Asthma is a chronic disease that causes the airways of the lungs to swell and narrow, leading to wheezing, shortness of breath, chest tightness, and coughing. Asthma affects 22 million Americans and causes nearly 2 million emergency room visits each year. Asthma may occur at any age, although it is more common in younger individuals (under age 40). There is no cure for asthma, although symptoms sometimes improve over time. With proper self-management and medical treatment, most people with asthma can lead normal, productive lives. There are three major features of asthma:
- Airway Obstruction: Allergy-causing substances and environmental triggers cause the bands of muscle surrounding the airways to tighten, and air cannot move freely
- Inflammation: People with asthma have red, swollen bronchial tubes. This inflammation greatly contributes to the long-term damage that asthma can cause to the lungs.
- Airway Irritability: The airways of people with asthma are extremely sensitive. The airways tend to overreact and narrow due to even the slightest environmental triggers. Inflammation makes irritability worse.
Most people with asthma have attacks separated by symptom-free periods. Some people have long-term shortness of breath with episodes of increased shortness of breath. Asthma attacks can last for minutes to days, and can become dangerous if the airflow is severely restricted. Symptoms include:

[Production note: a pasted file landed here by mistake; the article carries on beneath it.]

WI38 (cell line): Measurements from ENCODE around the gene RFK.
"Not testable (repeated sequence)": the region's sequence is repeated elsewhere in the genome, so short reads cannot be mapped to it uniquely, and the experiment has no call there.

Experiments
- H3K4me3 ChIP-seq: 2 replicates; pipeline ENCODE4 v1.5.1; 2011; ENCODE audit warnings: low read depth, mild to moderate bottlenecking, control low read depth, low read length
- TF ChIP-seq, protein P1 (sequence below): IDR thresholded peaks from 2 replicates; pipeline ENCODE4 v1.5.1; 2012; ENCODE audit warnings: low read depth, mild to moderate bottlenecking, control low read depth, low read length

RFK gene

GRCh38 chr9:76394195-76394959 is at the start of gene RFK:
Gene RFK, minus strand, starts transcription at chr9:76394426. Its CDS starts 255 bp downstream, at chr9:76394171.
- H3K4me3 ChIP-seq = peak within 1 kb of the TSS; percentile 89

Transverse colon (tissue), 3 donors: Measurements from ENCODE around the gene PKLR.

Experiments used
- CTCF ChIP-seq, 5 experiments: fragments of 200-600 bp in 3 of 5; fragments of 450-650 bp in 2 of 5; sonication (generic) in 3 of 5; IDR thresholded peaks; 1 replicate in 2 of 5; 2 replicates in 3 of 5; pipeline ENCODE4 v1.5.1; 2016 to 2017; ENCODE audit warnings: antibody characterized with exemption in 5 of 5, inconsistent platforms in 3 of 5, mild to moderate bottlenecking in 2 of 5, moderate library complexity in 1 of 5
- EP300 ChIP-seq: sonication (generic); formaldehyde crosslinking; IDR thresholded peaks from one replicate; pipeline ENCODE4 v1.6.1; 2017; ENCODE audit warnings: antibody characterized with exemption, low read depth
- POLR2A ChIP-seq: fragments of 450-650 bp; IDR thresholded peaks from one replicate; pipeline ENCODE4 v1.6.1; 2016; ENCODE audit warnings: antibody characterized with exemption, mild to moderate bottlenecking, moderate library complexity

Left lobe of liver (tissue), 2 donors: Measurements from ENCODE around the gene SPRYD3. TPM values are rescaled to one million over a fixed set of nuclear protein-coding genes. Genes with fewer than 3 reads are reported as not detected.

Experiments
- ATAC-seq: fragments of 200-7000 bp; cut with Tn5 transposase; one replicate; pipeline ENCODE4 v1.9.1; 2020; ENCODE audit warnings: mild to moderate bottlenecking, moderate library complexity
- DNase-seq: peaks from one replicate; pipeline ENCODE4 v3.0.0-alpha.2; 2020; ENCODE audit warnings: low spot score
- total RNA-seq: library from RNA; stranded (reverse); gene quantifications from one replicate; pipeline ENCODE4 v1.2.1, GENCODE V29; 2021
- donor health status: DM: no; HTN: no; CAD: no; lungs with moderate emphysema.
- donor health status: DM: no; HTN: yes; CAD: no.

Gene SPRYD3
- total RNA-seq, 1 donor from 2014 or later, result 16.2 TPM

- Coughing, especially at night
- Shortness of breath that worsens with activity
- Abnormal breathing pattern
- Chest pain, pressure, or tightness in chest
Not everyone with asthma has the same symptoms of an asthma attack. You may not have all of these symptoms, or your symptoms may vary from one attack to the next, being mild during one attack and severe during another.
Asthma causes and triggers
- Infections such as sinusitis, colds, and flu
- Allergens, such as pollens, mold spores, pet dander, and dust mites
- Irritants, such as strong odors from perfumes or cleaning solutions, and air pollution
- Tobacco smoke
- Gastric reflux, or heartburn
- Exercise, called exercised-induced asthma
- Weather; changes in temperature and/or humidity
- Medications, such as aspirin and other non-steroidal anti-inflammatory drugs (NSAIDs)
There are two basic kinds of medication for treating asthma; “controller drugs” to prevent attacks and “quick-relief drugs” for use during attacks. The most common controller drugs are:
- Inhaled corticosteroids, which prevent symptoms by helping to keep your airways from swelling up.
- Long-acting beta-agonist inhalers also help prevent asthma symptoms.
Quick-relief drugs work fast to control asthma symptoms and include:
- Short-acting bronchodilators (inhalers)
- Oral steroids (corticosteroids) may be prescribed when you have an asthma attack that is not going away.
People who have a family history of asthma have an increased risk of developing the disease. However, anyone can develop asthma at any time, and adult-onset asthma happens frequently. If you have symptoms of asthma, talk to your doctor about treatment options. The goal of treatment is to avoid the substances that trigger your symptoms and control airway inflammation. You and your doctor should work together to develop and carry out a plan for eliminating asthma triggers and monitoring symptoms.
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Rx Outreach is a non-profit pharmacy whose mission is to provide affordable medications to people in need. Through Rx Outreach, patients have access to over 650 prescription medication strengths. Each year, we serve over 80,000 people across all fifty states, Puerto Rico, the U.S. Virgin Islands, and Guam.